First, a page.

Because we write mysteries, we have to plot the whole book out from the beginning to make sure all the clues add up to the killing. What can change though is how much we outline. We’ve tried a range of methods from a full fifteen page outline to milestoning, which is essentially hitting all the major plot points and leaving the rest a little loose to allow for any left turns that might develop during the writing. This last technique is what we try to do more often than not now. However, for our new FBI K-9 Mysteries series with Kensington, because we sold it as a proposal, we had to fully outline the first book in the series and then provide story ideas for books two and three. That first book is what we’re writing now, and we’ll see where the outline takes us. I’m sure if something brilliant occurs to us while we’re drafting, we’ll have the freedom to go in a slightly different direction if it makes for a stronger story.
What do you consider to be the hardest part of your writing?
Without a doubt, it’s the first draft. Editing is never as hard as the first draft, but sometimes pulling those 85,000 words out of my head can be a real struggle. Especially if the day job has been high stress or exhausting, it can be hard to find the creativity needed for the drafting phase.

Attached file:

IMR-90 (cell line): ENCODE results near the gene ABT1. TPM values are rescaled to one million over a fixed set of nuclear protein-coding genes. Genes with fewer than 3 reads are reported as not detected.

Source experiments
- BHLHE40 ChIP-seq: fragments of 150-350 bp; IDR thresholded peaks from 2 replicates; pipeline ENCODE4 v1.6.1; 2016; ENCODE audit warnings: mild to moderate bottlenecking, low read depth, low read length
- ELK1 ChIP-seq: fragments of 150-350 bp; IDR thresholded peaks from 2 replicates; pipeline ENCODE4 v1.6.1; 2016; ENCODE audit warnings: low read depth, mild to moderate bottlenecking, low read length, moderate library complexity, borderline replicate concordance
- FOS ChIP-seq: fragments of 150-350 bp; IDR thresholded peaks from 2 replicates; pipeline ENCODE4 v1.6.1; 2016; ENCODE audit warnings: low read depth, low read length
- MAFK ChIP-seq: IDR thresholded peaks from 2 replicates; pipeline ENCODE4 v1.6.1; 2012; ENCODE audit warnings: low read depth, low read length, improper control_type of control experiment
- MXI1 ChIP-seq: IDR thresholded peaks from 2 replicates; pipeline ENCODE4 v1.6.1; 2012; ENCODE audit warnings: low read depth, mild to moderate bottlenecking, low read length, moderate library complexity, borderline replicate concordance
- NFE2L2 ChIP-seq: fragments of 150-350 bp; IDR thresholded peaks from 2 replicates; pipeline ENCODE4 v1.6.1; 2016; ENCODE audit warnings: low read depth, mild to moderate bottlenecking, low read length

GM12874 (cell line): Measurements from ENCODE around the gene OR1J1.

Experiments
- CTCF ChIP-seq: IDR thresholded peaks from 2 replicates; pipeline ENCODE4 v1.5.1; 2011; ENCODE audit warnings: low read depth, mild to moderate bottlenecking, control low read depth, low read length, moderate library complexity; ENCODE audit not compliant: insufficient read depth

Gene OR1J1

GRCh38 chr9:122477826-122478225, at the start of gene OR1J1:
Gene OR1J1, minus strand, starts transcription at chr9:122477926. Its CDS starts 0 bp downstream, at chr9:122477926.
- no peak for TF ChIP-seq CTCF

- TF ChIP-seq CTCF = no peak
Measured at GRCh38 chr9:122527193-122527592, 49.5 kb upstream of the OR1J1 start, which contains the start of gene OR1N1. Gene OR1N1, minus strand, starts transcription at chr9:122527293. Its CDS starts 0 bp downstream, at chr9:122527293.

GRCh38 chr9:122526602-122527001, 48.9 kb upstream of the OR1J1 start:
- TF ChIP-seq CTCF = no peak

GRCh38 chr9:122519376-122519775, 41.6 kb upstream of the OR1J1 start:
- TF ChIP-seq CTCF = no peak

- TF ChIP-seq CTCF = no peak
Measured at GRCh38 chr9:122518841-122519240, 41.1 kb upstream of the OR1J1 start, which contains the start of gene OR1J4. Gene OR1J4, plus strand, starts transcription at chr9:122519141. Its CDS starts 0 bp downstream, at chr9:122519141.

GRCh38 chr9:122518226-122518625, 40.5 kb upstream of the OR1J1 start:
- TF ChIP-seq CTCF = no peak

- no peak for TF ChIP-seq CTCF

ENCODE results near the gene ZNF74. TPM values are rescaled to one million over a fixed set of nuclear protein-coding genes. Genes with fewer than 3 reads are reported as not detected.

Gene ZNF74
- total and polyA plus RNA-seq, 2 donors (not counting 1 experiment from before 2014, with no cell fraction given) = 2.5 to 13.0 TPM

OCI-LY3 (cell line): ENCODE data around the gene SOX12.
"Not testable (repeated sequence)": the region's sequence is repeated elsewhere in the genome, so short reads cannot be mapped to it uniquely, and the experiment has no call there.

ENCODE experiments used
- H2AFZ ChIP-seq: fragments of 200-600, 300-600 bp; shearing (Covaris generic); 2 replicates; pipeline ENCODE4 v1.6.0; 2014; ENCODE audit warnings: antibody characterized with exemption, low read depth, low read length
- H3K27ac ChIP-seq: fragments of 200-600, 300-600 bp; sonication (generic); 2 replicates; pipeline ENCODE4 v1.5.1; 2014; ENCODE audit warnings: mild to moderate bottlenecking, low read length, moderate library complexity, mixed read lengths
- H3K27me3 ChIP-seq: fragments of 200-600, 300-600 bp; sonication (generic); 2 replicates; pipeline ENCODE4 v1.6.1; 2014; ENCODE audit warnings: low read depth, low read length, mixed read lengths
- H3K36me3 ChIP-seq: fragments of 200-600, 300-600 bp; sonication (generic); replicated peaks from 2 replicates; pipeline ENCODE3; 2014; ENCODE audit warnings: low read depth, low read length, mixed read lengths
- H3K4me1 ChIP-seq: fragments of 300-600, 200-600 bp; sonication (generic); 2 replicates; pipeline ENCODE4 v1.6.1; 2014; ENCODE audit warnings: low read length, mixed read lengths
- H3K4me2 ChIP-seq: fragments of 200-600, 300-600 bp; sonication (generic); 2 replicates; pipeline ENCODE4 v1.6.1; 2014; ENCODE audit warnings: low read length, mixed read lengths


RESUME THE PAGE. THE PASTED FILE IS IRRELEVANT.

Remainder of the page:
Do you read? If so, who are your favourite authors?
Simply due to time constraints, my reading these days mostly comes in the form of audiobooks. Though mysteries are my go-to genre, I try to read widely in both fiction and non-fiction. Current authors I’m enjoying include J.D. Robb, Robert Galbraith, Kathy Reichs and Louise Penny. Right now I’m listening to ‘Dead Wake: The Last Crossing of the Lusitania’ by Eric Larson, who always writes fascinating narrative nonfiction novels around interesting and tragic events.
If you were writing a book about your life, what would be the title?
'How to Juggle in 12 Easy Lessons'
What advice do you have for aspiring writers?
Be persistent. This is a subjective business that’s not for the faint of heart or the thin of skin. Just because one (or 10 or 90) people don’t think they can sell your book, you’re looking for the one agent and the one editor who can. And those people are out there; it’s all about making the right connections and being patient until you do. Don’t try for a few weeks and then give up because it’s too hard. Believe in yourself and keep trying. Our slogan for trying to get a traditional publishing deal has always been ‘Go big or go home’. I didn’t want to look back in 10 or 20 years and think ‘why didn’t I even try?’. So we took a shot at it, queried until we found our agent, Nicole Resciniti, and she’s sold four books in one series and three in another for us. It can happen - just stick with it and don’t give up when it becomes a difficult slog. Because at some point it will, but you can come out successfully on the other side. We’re living proof of that.